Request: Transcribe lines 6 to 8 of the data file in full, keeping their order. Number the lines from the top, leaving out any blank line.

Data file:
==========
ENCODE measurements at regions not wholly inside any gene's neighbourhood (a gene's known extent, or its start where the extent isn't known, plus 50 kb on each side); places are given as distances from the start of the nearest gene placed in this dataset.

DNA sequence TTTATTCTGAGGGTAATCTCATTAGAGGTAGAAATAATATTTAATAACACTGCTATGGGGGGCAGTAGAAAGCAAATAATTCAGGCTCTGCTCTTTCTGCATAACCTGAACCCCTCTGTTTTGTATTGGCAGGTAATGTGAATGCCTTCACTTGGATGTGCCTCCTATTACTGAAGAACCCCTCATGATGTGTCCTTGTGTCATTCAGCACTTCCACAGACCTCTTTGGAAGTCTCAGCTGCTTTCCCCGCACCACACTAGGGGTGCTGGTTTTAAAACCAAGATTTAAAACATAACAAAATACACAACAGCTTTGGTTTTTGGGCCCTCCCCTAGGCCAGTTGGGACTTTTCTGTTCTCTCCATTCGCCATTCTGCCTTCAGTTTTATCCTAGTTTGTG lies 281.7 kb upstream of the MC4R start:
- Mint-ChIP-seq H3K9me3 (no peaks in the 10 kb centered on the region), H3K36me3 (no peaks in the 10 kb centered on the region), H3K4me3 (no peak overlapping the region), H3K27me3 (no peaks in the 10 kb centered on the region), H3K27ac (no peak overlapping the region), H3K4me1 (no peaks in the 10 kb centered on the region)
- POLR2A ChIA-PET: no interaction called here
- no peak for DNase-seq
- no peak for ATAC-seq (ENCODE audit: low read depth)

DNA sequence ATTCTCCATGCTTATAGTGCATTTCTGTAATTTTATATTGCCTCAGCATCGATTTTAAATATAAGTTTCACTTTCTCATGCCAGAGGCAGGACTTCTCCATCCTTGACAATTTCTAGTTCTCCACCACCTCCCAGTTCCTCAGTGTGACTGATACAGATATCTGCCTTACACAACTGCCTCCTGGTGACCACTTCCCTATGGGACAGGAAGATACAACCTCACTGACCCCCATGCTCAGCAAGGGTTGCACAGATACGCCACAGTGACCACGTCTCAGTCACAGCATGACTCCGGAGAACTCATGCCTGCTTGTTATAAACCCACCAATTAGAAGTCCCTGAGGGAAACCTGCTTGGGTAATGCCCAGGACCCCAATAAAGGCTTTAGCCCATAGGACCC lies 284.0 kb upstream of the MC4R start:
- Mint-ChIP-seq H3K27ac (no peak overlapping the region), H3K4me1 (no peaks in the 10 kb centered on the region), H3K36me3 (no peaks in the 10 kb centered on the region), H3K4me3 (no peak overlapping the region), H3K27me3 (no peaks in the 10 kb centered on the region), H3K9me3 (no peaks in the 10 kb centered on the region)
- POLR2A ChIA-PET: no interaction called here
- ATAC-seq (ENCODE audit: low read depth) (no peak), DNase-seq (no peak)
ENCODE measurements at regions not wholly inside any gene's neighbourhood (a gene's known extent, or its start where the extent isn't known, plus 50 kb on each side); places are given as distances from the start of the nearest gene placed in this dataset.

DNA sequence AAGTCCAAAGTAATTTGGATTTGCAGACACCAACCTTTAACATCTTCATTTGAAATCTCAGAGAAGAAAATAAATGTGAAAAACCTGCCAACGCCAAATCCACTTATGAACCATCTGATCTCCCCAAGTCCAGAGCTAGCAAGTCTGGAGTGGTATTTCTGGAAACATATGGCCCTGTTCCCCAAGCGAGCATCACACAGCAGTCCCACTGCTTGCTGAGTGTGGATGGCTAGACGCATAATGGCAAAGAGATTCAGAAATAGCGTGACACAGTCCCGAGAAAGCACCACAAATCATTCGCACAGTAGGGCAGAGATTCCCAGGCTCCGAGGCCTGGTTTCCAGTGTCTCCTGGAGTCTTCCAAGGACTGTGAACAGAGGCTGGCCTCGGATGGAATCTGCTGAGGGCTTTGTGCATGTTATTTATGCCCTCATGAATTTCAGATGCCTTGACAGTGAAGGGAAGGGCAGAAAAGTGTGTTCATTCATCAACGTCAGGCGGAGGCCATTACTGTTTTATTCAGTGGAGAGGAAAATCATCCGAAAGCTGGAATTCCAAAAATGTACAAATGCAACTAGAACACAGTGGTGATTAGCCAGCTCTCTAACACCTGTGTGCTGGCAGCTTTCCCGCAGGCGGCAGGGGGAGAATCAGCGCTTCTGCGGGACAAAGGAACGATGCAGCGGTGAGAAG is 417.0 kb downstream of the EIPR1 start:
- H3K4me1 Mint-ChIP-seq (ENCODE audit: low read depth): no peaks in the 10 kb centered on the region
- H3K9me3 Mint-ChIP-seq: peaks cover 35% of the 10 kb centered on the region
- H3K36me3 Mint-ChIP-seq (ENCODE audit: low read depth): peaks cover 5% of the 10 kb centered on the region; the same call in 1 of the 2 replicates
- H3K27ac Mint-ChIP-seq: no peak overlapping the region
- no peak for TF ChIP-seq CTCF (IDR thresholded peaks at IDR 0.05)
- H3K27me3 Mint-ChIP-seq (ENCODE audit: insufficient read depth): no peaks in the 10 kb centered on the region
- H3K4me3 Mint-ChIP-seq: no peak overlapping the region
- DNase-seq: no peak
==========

- no peak for ATAC-seq (ENCODE audit: low read depth)

DNA sequence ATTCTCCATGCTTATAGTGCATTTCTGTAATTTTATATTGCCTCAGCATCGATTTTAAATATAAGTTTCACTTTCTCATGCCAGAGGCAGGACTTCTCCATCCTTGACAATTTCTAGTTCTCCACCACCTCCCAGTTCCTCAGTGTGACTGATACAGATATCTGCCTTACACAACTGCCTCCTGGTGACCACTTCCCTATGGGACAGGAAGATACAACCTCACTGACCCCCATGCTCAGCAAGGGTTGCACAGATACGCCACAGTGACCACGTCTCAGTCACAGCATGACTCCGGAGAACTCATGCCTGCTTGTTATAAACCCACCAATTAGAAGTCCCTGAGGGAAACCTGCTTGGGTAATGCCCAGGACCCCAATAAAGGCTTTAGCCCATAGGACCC lies 284.0 kb upstream of the MC4R start:
- Mint-ChIP-seq H3K27ac (no peak overlapping the region), H3K4me1 (no peaks in the 10 kb centered on the region), H3K36me3 (no peaks in the 10 kb centered on the region), H3K4me3 (no peak overlapping the region), H3K27me3 (no peaks in the 10 kb centered on the region), H3K9me3 (no peaks in the 10 kb centered on the region)